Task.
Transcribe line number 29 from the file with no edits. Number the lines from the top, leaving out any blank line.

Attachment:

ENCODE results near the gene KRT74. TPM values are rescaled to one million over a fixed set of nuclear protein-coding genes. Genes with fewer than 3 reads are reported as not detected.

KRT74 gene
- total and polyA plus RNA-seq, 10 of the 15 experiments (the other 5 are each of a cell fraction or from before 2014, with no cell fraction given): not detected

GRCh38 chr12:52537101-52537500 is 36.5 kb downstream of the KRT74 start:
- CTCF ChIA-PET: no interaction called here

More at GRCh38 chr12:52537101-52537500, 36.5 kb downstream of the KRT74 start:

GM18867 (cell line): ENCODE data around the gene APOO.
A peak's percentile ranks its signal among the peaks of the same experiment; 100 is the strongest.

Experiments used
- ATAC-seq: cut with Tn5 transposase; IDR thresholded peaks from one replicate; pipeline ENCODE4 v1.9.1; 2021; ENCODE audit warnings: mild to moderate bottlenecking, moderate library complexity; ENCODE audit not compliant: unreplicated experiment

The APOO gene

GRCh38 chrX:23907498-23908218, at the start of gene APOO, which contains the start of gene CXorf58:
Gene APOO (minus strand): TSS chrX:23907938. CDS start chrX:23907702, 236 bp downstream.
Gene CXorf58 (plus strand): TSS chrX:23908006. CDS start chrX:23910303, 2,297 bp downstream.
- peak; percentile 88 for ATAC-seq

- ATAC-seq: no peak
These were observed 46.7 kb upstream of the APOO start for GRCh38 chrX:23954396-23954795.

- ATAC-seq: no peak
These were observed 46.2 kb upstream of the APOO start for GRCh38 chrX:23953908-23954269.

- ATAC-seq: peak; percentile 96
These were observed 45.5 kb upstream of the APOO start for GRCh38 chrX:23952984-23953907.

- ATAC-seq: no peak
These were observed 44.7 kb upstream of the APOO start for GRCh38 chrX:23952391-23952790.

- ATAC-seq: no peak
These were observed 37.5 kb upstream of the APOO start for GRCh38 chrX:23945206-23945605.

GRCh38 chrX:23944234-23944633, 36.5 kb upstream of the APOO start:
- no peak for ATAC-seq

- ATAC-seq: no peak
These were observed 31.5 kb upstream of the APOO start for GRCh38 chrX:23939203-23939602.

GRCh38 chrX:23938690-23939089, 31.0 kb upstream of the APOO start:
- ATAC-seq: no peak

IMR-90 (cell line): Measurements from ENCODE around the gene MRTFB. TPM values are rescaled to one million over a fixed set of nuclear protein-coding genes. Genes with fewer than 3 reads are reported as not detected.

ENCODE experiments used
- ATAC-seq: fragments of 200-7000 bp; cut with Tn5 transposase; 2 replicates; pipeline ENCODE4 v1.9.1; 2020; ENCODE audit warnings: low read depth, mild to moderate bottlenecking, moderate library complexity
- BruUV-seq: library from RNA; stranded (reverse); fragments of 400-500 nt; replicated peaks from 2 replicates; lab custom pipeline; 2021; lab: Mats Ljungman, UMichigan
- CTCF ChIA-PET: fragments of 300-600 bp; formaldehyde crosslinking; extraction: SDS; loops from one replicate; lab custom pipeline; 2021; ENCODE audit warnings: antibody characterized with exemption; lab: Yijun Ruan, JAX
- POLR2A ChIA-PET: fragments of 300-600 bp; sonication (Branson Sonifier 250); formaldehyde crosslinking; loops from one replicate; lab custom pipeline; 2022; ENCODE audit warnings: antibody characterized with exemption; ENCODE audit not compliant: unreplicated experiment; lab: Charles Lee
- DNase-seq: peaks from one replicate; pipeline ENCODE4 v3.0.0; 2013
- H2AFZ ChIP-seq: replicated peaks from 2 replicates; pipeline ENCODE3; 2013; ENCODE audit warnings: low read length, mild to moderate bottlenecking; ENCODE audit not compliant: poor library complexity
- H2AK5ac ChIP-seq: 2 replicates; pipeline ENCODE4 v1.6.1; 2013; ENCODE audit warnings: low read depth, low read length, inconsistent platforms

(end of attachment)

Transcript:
These were observed 31.5 kb upstream of the APOO start for GRCh38 chrX:23939203-23939602.